From Uncyclopedia, the content-free encyclopedia.
Jump to navigation Jump to search
Some have asserted that Moronicus looked a bit like Idiocrates

This Guy was my most worthy philosophical opponent. And by "This Guy", I mean the inventor of kitten huffing, not this goofy bastard.”

~ Idiocrates on Moronicus.

“Throughout the history of man, only a select few philosophers have formed the foundation of modern thought. And then you also have guys like Moronicus.”

~ Oscar Wilde on Moroniucs

Gaius Lucius Moronicus (1458-1424 b.c.) was the well known opponent of Idiocrates, the greatest of the early Roman mathematicians, and the most skilled aplolgist of Roman Paganism who ever lived. He is also called the father of Unintelligent Design and the Inventor of the Moronic Method.

Early life[edit]

According to Roman tradition, Moronicus was born in 1458 b.c. So called "Modern Science" and "Quotes from People Alive Near the Alledged Event in History" assert that Rome was not founded until the 8th century b.c. Therefore, using "Reason" and so called "Intuition", "They" assert that Moronicus never existed. However, these fools do not know that Janus, God of Doors, teleported Moronicus back into the second millennium B.C. This was done because of the well known fact that the gods believe everything is more humorous if it happened at some random-assed date in the second millennium B.C.

During his youth, Moronicus engaged in numerous theological disputes with the Etruscan tribes living in central Italy. In the year 1440 B.C., the proto-Etruscans threatened to destroy the small Roman community for worshipping strange gods. Moronicus, being the wisest, and only, Roman alive at the time, then challenged the Etruscan priests to a theological debate hoping to spare his city from certain doom. During that debate, Moronicus asserted that most, if not all pantheons were but different names for the same gods, now called the doctrine of universal pantheonism; in addition this debate was the first use of the Moronic Method.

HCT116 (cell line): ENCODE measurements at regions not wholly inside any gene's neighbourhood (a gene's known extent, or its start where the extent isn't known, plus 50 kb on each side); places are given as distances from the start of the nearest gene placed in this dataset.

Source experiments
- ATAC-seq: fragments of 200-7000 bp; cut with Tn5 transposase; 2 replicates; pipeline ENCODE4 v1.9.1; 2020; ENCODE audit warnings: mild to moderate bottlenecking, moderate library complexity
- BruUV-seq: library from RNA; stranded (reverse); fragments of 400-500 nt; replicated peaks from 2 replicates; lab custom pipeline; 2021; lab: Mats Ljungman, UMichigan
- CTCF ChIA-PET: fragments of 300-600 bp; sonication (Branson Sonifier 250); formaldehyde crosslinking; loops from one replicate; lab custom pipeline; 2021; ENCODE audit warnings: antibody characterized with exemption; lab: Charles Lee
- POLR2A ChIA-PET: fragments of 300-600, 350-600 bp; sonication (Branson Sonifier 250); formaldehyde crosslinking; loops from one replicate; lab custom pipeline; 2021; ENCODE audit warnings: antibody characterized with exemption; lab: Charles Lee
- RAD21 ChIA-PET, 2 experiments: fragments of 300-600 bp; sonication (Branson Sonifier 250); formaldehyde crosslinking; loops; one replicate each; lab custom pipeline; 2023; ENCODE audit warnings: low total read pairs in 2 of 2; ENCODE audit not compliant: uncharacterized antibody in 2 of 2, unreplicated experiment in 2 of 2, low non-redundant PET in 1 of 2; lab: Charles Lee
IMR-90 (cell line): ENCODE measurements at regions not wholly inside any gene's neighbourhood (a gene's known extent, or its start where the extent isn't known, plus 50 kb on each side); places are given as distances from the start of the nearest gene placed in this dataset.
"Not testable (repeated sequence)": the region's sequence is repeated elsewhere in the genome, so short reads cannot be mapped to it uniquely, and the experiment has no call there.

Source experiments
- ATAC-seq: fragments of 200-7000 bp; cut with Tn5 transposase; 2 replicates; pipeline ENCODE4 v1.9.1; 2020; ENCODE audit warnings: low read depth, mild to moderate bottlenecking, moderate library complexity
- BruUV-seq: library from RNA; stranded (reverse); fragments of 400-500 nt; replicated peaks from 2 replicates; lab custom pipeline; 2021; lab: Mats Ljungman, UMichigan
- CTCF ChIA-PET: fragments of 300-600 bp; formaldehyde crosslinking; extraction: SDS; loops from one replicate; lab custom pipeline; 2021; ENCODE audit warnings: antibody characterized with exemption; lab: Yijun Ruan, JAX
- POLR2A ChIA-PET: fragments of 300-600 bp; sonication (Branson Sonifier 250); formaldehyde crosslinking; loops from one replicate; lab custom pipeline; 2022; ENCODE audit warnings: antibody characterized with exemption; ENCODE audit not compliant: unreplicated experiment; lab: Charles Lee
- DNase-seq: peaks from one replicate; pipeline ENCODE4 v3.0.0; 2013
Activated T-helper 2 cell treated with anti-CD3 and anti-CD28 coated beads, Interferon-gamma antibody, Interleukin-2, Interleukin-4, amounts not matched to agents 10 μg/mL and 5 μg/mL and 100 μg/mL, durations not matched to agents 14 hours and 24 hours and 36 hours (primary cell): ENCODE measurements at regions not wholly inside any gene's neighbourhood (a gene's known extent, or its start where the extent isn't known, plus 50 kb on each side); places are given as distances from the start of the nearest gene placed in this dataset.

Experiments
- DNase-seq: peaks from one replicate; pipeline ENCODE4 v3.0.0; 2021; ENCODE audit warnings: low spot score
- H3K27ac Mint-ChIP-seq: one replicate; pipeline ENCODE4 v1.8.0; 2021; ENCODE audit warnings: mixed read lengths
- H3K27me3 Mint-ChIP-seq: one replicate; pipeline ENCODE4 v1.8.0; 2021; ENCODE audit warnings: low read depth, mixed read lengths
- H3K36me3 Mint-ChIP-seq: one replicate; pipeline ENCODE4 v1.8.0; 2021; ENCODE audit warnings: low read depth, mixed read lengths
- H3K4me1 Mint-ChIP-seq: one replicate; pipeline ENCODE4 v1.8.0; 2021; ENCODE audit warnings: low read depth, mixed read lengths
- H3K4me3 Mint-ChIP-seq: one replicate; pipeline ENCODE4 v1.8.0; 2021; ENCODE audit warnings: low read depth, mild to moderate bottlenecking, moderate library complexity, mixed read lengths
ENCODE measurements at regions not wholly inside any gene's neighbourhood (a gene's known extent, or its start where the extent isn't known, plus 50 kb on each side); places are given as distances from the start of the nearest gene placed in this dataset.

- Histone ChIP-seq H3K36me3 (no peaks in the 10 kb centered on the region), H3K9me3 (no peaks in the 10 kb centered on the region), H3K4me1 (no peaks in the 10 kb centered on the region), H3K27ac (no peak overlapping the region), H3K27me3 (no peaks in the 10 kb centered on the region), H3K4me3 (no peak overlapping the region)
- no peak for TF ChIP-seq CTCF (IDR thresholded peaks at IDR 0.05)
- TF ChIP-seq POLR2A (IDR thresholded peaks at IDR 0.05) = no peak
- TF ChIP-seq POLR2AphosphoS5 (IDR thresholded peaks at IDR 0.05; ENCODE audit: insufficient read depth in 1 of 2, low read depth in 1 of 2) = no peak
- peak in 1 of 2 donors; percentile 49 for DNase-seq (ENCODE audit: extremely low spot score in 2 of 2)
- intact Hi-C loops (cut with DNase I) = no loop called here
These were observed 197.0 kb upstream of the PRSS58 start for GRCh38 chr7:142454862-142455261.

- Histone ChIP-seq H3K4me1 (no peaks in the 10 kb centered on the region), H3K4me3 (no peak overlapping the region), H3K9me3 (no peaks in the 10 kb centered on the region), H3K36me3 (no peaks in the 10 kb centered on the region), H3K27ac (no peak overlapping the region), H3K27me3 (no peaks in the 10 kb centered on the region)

The Moronic Method[edit]

The Moronic Method, simply put, is the process of winning debates by asserting that one's opponent is a heretic or blasphemer. Moronicus first asserted three basic facts about the gods: first that they are powerful beings, second, that they desire worship, and third, that they are lying bastards. It follows that the gods would desire worship from as many people as possible and that they had the power to inform all men of their existence. However, it was well known that each nation worshipped different groups of gods. Moronicus solved this paradox by stating that since the gods are deceptive, if follows they may have revealed themselves under different names. Moronicus then went on to prove that the priests of the Etruscans blasphemed the gods by asserting that they lacked the power to make themselves known to the whole world. Furthermore, he stated that for this blaphemy, the Etruscan priests must be put to death, lest the gods send forth pestilence and plague. As a result of his rhetorical skill, Rome (or rather the future site thereof) was spared and 2,000 vile heretics were crucified sideways to appease Jupiter.

Unintelligent Design[edit]

Moronicus then turned his attention to defending the true faith of paganism against philosophers, liberals, and other wizards. In 1437 B.C., he published the now famous essay What Horde of Slop-Artists Build This World?, in which he proved with absolute certainty that the universe was too disorderly to have been created by a single being. In it, he listed 10 main proofs for the existence of multiple finite and arbitrary creators: